by Nicole Froio
Hearken wants to change how journalism works. Founded in 2015 by public radio journalist Jennifer Brandel, its software invites people to take an active role in the editorial process by submitting and voting on questions that they want journalists to answer.
“People can use the model with pen and paper,” Brandel says. “We’ve built a custom tool set because we found it’s really hard to implement this long-term without a workflow or a system for it. They can use the model with anything, the model doesn’t require us.”
Brandel came into journalism in an unconventional way: a Fine Arts graduate by the University of Wisconsin, she went straight into a job at public radio station WBEZ in Chicago. From the beginning, she had a lot of questions about why certain news stories were prioritized in the newsroom. Unsatisfied with the answers she was given, in 2012 she experimented with new forms journalism through the Association of Independent Radio (AIR). This is where the idea that ultimately shaped Hearken began. Brandel’s Curious City series was (and is) centered around giving the Chicago public the opportunity to ask questions about their city, which WBEZ reporters would then try to answer through their investigations, creating stories that actively involved listeners in the reporting.
Today, Brandel is CEO of Hearken, whose focus is community inclusivity in the editorial process. Their tools help newsrooms to better know their audience. How can editors and journalists really know that they are serving their particular audiences well? And how can the public trust that journalists are working in the best interests of the community – and not just for profit?To help answer these questions, Hearken has built embeddable, customizable modules, what Brandel calls “curiosity-based” and allow the public to submit questions about issues they would like to know more about. After questions are submitted by the public, Hearken uses a validation module where people vote on what questions they think are most pressing for their community. This allows for public-powered content that is centered on a community’s needs and seeks to grow trust between audience and news organizations.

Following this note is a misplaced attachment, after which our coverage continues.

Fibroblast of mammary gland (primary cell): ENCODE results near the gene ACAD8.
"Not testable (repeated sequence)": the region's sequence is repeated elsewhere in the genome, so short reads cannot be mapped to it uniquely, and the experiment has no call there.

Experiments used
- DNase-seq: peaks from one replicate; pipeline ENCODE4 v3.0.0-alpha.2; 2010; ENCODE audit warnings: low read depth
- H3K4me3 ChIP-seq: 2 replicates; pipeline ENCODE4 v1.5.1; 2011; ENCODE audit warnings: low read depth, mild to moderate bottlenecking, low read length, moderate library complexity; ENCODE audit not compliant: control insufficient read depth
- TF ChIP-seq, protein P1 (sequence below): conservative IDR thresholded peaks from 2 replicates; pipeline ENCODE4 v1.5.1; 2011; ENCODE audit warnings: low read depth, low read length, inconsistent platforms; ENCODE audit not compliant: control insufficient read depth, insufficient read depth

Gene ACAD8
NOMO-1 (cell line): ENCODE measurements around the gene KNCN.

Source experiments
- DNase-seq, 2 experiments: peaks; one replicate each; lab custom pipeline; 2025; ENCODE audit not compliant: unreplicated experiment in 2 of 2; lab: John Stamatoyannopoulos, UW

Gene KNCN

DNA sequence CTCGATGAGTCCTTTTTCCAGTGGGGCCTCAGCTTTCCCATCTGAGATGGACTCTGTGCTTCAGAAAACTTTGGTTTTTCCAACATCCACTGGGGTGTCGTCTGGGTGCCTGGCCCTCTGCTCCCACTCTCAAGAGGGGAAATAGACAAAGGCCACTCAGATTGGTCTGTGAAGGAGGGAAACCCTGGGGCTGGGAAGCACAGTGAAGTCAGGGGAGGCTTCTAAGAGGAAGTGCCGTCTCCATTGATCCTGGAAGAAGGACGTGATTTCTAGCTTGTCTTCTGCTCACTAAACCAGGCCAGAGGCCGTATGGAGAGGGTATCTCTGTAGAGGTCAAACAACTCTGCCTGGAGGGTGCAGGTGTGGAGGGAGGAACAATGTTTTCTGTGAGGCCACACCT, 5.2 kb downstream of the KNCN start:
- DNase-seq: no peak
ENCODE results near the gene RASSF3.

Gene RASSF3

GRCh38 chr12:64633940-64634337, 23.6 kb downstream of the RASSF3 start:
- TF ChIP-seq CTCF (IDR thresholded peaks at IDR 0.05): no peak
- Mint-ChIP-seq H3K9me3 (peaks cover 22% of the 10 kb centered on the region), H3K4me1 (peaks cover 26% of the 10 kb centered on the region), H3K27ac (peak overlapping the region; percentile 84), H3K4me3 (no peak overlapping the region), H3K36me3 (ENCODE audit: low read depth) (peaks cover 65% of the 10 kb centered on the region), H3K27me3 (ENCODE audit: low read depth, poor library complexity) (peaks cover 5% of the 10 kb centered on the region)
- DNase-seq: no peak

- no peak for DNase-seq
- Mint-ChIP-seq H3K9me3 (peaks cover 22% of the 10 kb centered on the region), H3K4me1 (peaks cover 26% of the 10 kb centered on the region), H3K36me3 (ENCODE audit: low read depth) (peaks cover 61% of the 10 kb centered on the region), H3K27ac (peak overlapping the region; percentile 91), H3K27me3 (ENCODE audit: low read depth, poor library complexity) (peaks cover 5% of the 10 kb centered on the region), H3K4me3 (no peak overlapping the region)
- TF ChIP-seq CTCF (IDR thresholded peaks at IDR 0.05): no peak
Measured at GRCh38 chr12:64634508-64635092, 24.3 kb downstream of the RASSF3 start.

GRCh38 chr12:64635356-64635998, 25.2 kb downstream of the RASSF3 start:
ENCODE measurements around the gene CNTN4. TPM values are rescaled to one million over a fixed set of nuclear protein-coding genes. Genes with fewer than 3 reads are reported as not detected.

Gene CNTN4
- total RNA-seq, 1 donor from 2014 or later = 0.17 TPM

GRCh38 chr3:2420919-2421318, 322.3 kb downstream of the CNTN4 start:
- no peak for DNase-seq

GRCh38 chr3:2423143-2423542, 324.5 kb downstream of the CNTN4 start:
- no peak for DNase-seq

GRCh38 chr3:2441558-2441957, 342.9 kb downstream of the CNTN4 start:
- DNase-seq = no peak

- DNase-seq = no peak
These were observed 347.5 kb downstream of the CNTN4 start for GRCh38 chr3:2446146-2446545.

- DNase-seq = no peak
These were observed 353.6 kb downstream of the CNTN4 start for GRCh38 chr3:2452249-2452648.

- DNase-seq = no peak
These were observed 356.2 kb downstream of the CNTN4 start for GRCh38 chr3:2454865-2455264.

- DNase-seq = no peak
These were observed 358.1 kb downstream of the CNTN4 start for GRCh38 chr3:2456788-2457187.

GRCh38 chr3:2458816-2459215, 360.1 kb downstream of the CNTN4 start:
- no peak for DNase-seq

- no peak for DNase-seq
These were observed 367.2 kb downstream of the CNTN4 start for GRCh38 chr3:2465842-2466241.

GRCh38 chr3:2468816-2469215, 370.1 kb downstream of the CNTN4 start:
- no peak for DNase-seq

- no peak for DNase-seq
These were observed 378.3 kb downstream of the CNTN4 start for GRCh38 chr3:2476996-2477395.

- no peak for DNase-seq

“I think the road to building and maintaining trust among audiences and news organizations is a long one,” says Brandel. “And this is one step towards that, by creating more opportunities for people to see each other as human beings. The more we can actually connect people, the harder it is [for journalists] to make assumptions about people and the more nuanced they have to be.”
The lack of diversity in newsrooms has been widely blamed for discriminatory editorial decisions, and Brandel says that if journalists can be more open to the public’s suggestions for stories, it might lead to different experiences, voices and stories being prioritized.
“The fact is that most newsrooms – the people who are sitting around making the decisions for what information their community gets – don’t necessarily look like the members of their community. Hearken is a way of increasing the diversity of ideas that come into a newsroom around what stories they could be doing, what information their audience is interested in getting that isn’t currently being provided.”
Such a diversity of ideas and voices was demonstrated through Hearken-powered Kut.org’s investigation on Austin’s shrinking African-American population. Like other Hearken-powered stories, this investigation would have been very different without their audience-driven format. Brandel also suggests that Hearken can really change editorial lines.
The Hearken platform is changing mindsets in newsrooms across the world: less than a year old, their platform is already powering audience engagement in more than 50 newsrooms across eight countries.
Brandel says that the reporting is improving as a result. “These questions that come in and the answers and the reports that come out of it are things that really broaden the types of stories that newsrooms do. Hearken helps push newsrooms towards more creative and different types of stories that they report,” she says.